9 Simple Tips for Taking Better Photos of Waterfalls

Landscape photographer and YouTuber Mads Peter Iversen has released a helpful on-location tutorial for anybody who wants to photograph waterfalls. The beginner-focused tutorial runs you through 9 simple tips that will help you take better, more deliberate photos of this common landscape photography subject.

To shoot the tutorial, Iversen hiked to two beautiful waterfalls during a trip to the Lofoten archipelago in Norway, taking viewers along for the ride as he crafts each composition and offering some tips along the way.

It’s important to note that this isn’t a tutorial for advanced landscape photographer, though some enthusiast shooters might benefit from a few of these ideas (Tip #1, #4, and #6 come to mind). Here’s a list of all 9 tips as they’re presented above:

  1. Filters First – Determine if you need to use filters before you find your composition.
  2. Shutter Speed – Typically, you’ll be shooting between 1/4s and 1s.
  3. Think in Layers – Be deliberate about what’s in the foreground, midground and background of your image, and decide where the waterfall fits best.
  4. Compression – Play with your focal length and perspective to get the right size relationship between the different elements in your foreground, midground and background.
  5. Know Your Subject – Rain and melting snow will lead to larger waterfalls that are more “full.” Picking the right time of year or even the right day can totally change your results.
  6. Trial and Error – Step back and take a long exposure of the whole waterfall first. Then analyze the movement of different parts to identify the best composition.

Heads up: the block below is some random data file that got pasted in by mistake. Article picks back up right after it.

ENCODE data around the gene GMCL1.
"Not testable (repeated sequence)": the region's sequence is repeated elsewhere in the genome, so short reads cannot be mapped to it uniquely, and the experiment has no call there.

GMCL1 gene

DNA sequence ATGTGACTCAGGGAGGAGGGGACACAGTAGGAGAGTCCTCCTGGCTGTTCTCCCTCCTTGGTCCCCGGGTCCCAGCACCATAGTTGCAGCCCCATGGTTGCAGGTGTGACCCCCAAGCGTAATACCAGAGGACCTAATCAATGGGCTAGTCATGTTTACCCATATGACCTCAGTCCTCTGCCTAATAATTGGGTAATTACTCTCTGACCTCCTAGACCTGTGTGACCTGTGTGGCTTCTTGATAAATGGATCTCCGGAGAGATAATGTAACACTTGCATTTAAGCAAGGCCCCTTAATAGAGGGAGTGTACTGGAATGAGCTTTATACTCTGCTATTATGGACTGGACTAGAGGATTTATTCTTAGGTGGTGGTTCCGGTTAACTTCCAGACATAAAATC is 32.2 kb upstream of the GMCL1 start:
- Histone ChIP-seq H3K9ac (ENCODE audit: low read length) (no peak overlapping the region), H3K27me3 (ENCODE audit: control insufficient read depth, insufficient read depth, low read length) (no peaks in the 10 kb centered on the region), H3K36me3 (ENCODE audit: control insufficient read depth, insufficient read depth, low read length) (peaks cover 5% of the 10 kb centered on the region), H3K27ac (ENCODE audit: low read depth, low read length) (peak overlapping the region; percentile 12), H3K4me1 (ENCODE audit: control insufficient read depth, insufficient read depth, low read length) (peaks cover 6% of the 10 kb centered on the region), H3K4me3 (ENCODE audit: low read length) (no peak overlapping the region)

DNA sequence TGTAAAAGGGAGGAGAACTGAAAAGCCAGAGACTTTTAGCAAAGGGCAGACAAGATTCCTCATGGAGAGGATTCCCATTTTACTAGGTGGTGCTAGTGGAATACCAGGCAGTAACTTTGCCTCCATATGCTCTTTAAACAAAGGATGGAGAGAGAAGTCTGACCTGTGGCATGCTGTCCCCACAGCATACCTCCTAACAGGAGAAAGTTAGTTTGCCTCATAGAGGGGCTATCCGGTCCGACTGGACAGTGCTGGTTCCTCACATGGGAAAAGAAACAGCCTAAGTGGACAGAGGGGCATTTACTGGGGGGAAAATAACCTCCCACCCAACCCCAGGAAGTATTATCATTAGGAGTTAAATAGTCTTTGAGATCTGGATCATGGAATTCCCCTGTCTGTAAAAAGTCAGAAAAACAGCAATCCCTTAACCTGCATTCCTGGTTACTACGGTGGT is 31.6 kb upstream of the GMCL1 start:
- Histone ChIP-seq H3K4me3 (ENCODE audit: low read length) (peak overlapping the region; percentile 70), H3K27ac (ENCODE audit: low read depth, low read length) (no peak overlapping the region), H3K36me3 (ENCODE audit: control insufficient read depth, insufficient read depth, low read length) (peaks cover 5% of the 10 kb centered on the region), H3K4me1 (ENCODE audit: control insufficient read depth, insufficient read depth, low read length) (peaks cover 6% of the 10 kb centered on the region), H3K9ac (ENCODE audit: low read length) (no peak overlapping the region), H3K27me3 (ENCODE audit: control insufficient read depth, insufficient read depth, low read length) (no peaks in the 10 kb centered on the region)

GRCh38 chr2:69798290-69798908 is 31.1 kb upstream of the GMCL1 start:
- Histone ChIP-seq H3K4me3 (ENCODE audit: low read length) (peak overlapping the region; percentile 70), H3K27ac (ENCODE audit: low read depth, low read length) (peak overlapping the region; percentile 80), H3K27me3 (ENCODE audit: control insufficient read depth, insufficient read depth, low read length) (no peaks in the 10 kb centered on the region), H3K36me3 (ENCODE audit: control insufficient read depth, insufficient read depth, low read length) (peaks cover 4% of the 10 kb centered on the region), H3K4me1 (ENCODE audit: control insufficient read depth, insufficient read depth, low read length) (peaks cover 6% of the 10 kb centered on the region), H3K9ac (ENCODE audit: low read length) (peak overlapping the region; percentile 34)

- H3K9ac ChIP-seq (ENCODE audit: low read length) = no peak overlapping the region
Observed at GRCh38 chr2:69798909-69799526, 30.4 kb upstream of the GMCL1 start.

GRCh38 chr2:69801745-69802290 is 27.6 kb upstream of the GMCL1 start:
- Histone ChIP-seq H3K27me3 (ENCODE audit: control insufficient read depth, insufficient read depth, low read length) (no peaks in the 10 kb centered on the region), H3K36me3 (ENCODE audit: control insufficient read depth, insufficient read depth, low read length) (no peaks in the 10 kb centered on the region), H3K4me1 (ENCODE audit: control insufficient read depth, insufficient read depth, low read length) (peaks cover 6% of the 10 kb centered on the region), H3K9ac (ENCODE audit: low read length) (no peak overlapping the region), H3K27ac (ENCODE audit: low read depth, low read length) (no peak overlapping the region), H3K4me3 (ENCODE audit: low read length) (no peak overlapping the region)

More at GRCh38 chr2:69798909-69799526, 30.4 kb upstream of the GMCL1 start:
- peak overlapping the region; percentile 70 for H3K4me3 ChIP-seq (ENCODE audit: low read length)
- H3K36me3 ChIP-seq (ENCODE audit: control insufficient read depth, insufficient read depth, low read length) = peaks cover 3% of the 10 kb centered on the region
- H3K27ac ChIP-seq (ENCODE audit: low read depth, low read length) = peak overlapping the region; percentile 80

7. Think Holistically – Consider every element you plan to include (or exclude) from your composition. Don’t include elements unless they benefit the entire photo.
  8. Just Go – You can plan all you want in terms of weather, but in the end, you should just go. You never know what’ll happen
  9. Get Low – If you’ve only got small waterfalls available, shoot from down low and focus stack a couple of images to get both the foreground and background in focus.

And here are three of the images that Iversen was able to capture using this approach:

Check out the full video up top to dive into each of these tips in a little more detail and see how Mads crafts each composition. In fact, the video is probably most useful as a behind-the-scenes, on-location sneak peek than a straightforward list of tips—there’s a lot a beginner can learn by simply watching a seasoned landscape photographer like Iversen work.

Image credits: Photos by Mads Peter Iversen and used with permission.


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